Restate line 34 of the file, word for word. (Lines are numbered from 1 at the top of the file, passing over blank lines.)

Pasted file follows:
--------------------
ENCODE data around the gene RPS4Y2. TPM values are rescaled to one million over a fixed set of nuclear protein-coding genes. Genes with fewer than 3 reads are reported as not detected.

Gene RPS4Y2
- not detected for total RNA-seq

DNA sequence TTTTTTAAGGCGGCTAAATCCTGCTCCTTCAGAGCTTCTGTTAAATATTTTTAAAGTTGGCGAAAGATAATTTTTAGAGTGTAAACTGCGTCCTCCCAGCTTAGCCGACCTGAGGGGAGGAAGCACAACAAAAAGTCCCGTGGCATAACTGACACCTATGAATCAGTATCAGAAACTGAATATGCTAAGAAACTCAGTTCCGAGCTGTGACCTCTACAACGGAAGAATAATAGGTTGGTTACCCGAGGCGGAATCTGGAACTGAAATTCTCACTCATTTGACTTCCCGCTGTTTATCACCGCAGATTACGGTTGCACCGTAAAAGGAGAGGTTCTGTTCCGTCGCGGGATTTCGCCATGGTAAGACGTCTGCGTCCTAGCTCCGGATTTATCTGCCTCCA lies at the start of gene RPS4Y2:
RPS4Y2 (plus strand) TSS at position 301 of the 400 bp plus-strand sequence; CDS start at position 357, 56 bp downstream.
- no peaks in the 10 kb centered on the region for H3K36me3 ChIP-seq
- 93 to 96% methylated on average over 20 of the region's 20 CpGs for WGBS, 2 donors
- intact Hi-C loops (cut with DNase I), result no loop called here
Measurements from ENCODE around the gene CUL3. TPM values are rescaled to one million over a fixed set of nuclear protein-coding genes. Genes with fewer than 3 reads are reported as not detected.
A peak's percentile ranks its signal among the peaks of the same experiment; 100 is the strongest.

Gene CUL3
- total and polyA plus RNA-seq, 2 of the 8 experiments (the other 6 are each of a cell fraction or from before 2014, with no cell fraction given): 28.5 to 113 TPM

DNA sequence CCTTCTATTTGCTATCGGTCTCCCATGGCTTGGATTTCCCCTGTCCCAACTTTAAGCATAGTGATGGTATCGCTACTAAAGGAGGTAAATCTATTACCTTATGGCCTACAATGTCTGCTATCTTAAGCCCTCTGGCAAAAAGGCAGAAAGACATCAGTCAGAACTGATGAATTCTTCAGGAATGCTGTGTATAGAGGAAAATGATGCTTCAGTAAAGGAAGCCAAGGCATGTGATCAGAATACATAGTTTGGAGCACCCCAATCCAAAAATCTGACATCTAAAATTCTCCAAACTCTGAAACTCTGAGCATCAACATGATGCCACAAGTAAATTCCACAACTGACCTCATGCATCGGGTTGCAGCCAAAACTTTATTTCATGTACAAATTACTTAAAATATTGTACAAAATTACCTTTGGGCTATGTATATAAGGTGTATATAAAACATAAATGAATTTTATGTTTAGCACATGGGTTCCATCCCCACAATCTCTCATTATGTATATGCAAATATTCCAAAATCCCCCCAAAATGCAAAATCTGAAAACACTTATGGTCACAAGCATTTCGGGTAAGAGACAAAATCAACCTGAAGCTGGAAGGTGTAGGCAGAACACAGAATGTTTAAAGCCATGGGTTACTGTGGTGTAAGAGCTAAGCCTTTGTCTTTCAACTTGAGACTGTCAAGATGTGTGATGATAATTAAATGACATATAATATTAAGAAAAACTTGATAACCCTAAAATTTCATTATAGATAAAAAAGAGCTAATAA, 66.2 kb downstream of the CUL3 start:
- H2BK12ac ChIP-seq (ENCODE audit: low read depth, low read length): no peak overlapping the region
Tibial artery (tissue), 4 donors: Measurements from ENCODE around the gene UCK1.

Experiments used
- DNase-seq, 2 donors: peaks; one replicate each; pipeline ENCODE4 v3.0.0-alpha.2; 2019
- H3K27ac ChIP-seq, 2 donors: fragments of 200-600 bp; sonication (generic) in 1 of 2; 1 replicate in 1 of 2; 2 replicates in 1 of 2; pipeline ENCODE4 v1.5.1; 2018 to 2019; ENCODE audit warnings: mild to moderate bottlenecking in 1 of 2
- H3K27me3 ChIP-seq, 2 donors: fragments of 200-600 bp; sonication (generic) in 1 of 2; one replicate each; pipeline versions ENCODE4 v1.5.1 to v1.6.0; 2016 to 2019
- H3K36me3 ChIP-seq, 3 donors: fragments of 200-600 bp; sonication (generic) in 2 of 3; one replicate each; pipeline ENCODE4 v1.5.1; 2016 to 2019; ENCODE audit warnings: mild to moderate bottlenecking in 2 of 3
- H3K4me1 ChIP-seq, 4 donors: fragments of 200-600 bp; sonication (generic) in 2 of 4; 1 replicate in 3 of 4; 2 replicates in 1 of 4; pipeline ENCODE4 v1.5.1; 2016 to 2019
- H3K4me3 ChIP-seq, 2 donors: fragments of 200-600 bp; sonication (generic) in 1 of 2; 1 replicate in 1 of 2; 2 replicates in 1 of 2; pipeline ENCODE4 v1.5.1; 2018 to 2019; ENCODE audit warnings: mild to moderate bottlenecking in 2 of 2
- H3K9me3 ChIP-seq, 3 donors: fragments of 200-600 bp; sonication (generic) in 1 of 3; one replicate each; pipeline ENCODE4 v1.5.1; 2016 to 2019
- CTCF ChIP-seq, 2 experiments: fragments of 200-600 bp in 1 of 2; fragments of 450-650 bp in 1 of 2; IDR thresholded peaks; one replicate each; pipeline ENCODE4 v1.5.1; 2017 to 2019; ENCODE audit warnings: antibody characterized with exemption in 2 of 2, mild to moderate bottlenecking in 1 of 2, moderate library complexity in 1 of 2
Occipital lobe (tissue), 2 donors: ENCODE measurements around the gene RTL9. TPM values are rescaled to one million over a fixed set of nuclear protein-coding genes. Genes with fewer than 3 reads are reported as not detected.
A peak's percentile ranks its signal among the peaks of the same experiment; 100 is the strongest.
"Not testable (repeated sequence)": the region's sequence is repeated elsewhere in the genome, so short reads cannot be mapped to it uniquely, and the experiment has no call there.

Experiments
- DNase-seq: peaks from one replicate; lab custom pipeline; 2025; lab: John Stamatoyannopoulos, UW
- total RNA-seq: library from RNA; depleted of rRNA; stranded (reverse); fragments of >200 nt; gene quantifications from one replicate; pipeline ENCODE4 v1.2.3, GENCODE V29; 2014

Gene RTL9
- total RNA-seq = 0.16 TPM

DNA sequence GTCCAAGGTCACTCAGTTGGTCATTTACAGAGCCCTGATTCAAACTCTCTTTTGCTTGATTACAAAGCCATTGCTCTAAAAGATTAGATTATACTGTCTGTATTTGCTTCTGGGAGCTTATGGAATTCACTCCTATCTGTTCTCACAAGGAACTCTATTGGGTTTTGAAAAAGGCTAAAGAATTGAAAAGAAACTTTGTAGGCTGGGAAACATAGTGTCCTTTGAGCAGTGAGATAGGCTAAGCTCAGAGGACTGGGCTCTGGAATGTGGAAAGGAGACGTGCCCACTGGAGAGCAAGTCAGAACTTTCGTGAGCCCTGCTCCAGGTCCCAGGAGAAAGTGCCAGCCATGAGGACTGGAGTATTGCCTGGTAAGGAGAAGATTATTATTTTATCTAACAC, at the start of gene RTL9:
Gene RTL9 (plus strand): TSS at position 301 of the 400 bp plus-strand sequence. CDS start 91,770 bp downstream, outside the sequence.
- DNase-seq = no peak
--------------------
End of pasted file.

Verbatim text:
Gene RTL9 (plus strand): TSS at position 301 of the 400 bp plus-strand sequence. CDS start 91,770 bp downstream, outside the sequence.